Archive for May, 2012

Unveiling the Mystery

Posted: May 31, 2012 in Uncategorized

According to the dictionary, a mystery is something that is not fully understood, or that baffles or eludes our understanding. In his letter to the church in Ephesus, Paul says that the mystery was made known to him by revelation (Eph. 3:3). The word “revelation” means a disclosure, an unveiling.In Paul’s case, God has revealed to him a mystery, something that was previously not understood.

So what is the mystery? I have heard some claim that it is the Gospel itself. That what God was doing to save a lost world was a mystery previously not understood. But let me say that personal predisposition, or even prejudice, is no excuse for poor exegesis of the scripture. In other words, it is not ok to impose our point of view on the Bible.

Paul tells us exactly what the mystery is in Ephesians 3:6, where he writes, “to be specific, that the Gentiles are fellow heirs, and fellow members of the body, and fellow partakers of the promise in Christ Jesus through the gospel.” This is an incredible mystery revealed to Paul. The power of the Gospel is such that it can make people of any ethnic group to be one.

In Paul’s day that meant bringing unity between Jews and Gentiles. In the mind of a Jew of his day, there were two groups, Jews, and everybody else (Gentiles). In the revelation of this mystery God makes one both Jews and Gentiles. And he does this not by making the Gentiles into Jews, or the Jews into Gentiles, but by transforming both into something new, Christians.

This is true in any and every day. In the deep south where I live, there has been strong prejudice between black and white dating back to the roots of our history. But the amazing power of the Gospel is that it can bring African Americans, Caucasian Americans, and any and every other ethnic group into one body of people. Again, it doesn’t do this by transforming one into the other, but by transforming both into Christians.

Unity among people of differing ethnic origin does not begin by seeking reconciliation between the peoples, but by proclaiming a message that brings reconciliation between any person and God. When that person is reconciled to God, the love of Christ compels them to love all people. That is the mystery that is revealed to Paul, and through the Word of God, to us.

Prescription for Unity?

Posted: May 30, 2012 in Uncategorized

There is a story about a Sunday School teacher who was explaining a passage of scripture, and he said, “Now I know the Bible says this, but what Jesus really meant was . . .” A young girl in the class raised her hand and asked, “If Jesus did not mean what He said, then why didn’t He say what He meant?” That is a very good question for theologians and all students of the Bible. Why do we feel the need to re-interpret what God’s Word says? Why not let the Holy Spirit speak through the living word?

In Matthew 5:18, Jesus said that not one jot or tittle would pass away from the law. Those were the two smallest Hebrew letters and Jesus was saying that the scripture matters down to the letter.
The verbal inspiration of the Bible means that we believe God breathed the “Words” that are recorded. So words are not incidental, they are providential.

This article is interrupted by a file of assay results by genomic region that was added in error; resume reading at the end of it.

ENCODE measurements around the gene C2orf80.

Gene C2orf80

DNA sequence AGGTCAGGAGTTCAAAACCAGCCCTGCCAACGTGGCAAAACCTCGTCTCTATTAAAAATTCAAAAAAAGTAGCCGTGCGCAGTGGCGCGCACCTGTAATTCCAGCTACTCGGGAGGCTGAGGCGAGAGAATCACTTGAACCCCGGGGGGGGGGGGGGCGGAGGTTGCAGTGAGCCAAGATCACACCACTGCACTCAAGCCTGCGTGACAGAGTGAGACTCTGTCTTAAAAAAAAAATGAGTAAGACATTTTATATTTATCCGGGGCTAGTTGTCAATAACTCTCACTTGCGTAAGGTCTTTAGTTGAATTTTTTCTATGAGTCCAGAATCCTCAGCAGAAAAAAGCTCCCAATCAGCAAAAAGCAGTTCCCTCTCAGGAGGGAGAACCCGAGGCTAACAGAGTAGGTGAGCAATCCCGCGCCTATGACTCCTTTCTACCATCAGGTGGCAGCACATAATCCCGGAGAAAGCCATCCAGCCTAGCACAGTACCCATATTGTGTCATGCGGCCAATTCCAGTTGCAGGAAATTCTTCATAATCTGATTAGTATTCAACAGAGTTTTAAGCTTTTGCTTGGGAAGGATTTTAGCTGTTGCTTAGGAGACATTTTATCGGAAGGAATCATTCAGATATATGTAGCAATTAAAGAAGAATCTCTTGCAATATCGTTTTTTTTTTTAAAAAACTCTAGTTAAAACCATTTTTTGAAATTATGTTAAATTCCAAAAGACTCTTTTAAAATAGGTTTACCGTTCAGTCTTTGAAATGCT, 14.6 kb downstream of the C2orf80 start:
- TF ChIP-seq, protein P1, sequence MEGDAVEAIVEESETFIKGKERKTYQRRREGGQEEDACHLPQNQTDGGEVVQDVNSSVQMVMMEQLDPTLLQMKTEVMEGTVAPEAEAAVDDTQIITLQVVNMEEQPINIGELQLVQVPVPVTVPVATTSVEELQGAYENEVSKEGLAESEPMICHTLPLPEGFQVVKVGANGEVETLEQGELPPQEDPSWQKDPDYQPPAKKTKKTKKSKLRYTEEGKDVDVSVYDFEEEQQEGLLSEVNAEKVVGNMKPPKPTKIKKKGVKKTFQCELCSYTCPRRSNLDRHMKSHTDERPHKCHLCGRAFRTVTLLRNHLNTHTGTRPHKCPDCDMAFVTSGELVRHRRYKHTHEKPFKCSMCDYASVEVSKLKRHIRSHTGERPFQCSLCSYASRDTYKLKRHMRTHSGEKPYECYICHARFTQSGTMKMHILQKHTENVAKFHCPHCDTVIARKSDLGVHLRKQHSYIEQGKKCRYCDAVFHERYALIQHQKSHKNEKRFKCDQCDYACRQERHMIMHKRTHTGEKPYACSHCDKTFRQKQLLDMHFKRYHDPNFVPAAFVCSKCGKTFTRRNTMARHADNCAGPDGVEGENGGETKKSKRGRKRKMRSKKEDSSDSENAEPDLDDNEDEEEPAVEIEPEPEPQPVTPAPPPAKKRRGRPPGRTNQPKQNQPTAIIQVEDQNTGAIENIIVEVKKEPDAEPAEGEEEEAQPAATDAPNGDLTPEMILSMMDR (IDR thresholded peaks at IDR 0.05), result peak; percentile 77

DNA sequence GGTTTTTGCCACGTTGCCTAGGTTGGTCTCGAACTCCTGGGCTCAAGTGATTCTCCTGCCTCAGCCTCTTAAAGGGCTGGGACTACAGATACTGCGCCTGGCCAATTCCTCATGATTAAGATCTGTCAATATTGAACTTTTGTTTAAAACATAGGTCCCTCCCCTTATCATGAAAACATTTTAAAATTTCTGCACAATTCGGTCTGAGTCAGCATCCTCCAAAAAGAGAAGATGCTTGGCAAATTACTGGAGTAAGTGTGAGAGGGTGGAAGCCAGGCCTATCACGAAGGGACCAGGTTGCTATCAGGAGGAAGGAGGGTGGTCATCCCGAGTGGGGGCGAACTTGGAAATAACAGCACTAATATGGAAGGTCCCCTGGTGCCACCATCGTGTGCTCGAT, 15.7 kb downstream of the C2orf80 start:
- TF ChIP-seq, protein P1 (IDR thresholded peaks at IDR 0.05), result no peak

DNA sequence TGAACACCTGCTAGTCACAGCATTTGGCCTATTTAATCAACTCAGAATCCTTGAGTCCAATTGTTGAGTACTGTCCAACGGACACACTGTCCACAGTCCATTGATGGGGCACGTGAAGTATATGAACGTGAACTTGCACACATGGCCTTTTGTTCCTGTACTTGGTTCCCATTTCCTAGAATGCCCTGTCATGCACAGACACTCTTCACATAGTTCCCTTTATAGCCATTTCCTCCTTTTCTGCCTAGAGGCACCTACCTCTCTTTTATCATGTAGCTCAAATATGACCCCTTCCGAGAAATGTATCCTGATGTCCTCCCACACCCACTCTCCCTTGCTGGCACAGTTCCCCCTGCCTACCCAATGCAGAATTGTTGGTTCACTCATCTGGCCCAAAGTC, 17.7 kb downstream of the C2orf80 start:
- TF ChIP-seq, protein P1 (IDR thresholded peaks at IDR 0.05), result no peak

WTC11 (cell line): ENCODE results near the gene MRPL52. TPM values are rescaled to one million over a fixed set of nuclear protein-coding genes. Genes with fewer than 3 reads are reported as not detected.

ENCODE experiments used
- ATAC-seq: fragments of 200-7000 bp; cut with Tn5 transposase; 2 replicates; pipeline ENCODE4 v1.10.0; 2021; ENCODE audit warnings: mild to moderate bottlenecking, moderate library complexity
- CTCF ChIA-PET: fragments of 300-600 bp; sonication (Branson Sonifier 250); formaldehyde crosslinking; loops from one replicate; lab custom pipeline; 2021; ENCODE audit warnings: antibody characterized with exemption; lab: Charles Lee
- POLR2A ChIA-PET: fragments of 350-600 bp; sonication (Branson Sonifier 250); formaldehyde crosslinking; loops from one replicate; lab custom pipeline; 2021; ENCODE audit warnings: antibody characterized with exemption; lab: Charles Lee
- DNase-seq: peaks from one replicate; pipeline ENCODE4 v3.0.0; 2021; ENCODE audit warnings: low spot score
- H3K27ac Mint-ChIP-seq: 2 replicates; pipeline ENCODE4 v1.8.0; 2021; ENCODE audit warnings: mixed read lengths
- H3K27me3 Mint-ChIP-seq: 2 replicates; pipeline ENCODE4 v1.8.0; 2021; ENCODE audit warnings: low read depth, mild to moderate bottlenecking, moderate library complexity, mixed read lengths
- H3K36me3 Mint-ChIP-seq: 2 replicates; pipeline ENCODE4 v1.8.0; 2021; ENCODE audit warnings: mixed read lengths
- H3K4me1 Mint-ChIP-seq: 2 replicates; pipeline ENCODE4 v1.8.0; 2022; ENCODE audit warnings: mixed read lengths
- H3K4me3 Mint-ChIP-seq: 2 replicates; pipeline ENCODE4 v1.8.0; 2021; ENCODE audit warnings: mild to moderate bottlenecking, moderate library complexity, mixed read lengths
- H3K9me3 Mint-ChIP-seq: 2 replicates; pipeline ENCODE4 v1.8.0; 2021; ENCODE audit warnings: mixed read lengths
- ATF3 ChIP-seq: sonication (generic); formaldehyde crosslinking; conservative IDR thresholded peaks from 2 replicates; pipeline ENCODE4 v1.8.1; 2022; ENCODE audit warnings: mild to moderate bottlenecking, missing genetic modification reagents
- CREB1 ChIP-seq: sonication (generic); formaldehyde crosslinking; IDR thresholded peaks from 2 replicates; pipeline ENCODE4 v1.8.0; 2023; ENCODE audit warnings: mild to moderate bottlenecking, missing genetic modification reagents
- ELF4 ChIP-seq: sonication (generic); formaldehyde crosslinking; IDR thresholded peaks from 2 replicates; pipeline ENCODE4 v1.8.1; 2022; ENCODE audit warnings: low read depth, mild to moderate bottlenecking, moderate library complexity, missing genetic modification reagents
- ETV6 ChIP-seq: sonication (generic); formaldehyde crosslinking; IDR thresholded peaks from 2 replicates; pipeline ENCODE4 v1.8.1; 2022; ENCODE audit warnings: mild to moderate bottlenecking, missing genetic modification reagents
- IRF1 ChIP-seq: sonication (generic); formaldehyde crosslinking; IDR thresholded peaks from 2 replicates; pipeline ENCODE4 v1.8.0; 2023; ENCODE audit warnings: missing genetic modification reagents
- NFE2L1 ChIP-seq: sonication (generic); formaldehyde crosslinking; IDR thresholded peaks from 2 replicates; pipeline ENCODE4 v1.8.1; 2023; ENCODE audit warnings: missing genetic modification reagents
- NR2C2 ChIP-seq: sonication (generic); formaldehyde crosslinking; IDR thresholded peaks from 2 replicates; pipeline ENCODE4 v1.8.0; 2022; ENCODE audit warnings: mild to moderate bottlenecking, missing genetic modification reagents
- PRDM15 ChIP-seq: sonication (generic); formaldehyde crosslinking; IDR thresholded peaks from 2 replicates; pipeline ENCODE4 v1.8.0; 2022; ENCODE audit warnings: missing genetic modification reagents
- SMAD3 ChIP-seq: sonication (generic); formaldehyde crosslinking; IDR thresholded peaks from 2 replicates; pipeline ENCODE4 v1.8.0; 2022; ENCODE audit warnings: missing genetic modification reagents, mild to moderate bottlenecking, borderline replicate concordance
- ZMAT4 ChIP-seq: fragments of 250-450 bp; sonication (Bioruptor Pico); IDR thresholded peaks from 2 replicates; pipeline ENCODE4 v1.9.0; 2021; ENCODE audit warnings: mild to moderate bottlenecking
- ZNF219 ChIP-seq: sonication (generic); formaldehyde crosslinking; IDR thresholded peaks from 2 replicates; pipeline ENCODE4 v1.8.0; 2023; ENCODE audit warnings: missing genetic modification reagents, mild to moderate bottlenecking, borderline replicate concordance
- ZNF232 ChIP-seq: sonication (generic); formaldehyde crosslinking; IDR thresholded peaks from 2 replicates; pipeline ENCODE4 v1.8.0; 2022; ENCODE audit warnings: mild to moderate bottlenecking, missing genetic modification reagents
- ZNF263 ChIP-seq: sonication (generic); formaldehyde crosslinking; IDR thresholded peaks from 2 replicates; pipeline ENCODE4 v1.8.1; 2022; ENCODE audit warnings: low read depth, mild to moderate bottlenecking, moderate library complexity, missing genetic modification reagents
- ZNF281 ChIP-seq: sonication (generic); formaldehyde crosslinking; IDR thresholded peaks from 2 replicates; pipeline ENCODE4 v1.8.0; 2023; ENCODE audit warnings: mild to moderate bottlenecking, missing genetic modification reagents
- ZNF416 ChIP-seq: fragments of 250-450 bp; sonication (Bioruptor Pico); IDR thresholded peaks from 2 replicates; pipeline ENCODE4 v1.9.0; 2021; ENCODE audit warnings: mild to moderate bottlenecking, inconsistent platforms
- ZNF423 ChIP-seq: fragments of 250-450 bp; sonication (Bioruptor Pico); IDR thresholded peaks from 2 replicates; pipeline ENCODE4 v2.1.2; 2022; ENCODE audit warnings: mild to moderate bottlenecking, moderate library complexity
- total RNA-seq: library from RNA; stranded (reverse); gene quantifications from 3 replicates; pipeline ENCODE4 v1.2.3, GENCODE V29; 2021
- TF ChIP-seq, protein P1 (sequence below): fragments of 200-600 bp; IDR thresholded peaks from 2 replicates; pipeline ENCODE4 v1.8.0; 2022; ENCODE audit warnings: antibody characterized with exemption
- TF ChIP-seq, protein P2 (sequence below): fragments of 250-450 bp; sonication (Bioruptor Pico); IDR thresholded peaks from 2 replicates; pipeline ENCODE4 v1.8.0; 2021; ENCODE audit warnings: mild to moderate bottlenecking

A couple of days ago I wrote about a Mosaic church. That is a church made up of the broken lives of people of all ethnic, economic, and social backgrounds. Much like what we find in the book of Acts describing the church at Antioch. Here is a church, if you read the passage carefully, that had leaders from many ethnic groups. If you read the passage in Acts 11, for example, there is evidence that God had prepared Paul for a ministry that crossed all ethnic lines. People from all over came together in that church. When you get to Acts 13 you discover that there are two leaders in the church who are African,there is Paul from Rome, Barnabus from Cyprus, others from the Mediteranean and Palestine. It is a multi-cultural blend.

So are these passages only descriptive, or are they also prescriptive for the church? Do we really think that Jesus’ prayer in John 17 meant make us one with others just like us, or did He not mean all of us? Here is my greater question: Is it any wonder that the text says in Acts 11, “they were called Christians first at Antioch?

He Hides in Darkness

Posted: May 29, 2012 in Uncategorized

“It must be your sinuses,” the dentist said. “Your teeth look good. Call me if the pain persists.”
So many painfilled days later I called,to hear, ‘It’s not your teeth. They look good. Call your doctor.’

“It must be your teeth,” said the doctor. “I don’t see anything wrong with your ears. They look good. Call your dentist.” Three months later, “The pain is worse. Can you work me in?”

“I still don’t see anything wrong,” said the dentist. “I will give you a prescription for an antibiotic to get you through the weekend. Call me back if it continues.” By the way, she ground a couple of teeth in the back on the left side just in case. That did it. Over the weekend, it became excruciating pain to bite down, and finally I have identified the tooth. The very back top wisdom tooth. For three months, it has hidden.

Satan is like that. He clothes himself in darkness and causes spiritual pain in our lives. We fail to identify the “god-shaped” vacuum in our heart and try to ease the pain with all types of substitutes. But make no mistake about it, the culprit is a bad heart, a sinful heart. No amount of good deeds or new resolutions will take away the pain. To enjoy life as God intended requires a new heart.

That new heart is only found in Jesus. So where does it hurt on your today? Whatever the spiritual picture, it is your heart. Don’t let the devil hide in the dark corners of your life and create misery for you.

For the last several years I have planted a garden of vegetables. I typically have grown tomatoes, cucumbers, green beans, lima beans, black-eyed peas, peppers, okra, and sometimes I get venturesome and try something new. Most years I have had an abundance of tomatoes and they have done well. This year, I am struggling because I planted more tomato. plants than usual. Leaves have started turning yellow at the bottom, some plants have totally wilted, and I am told that they have “the Wilt”.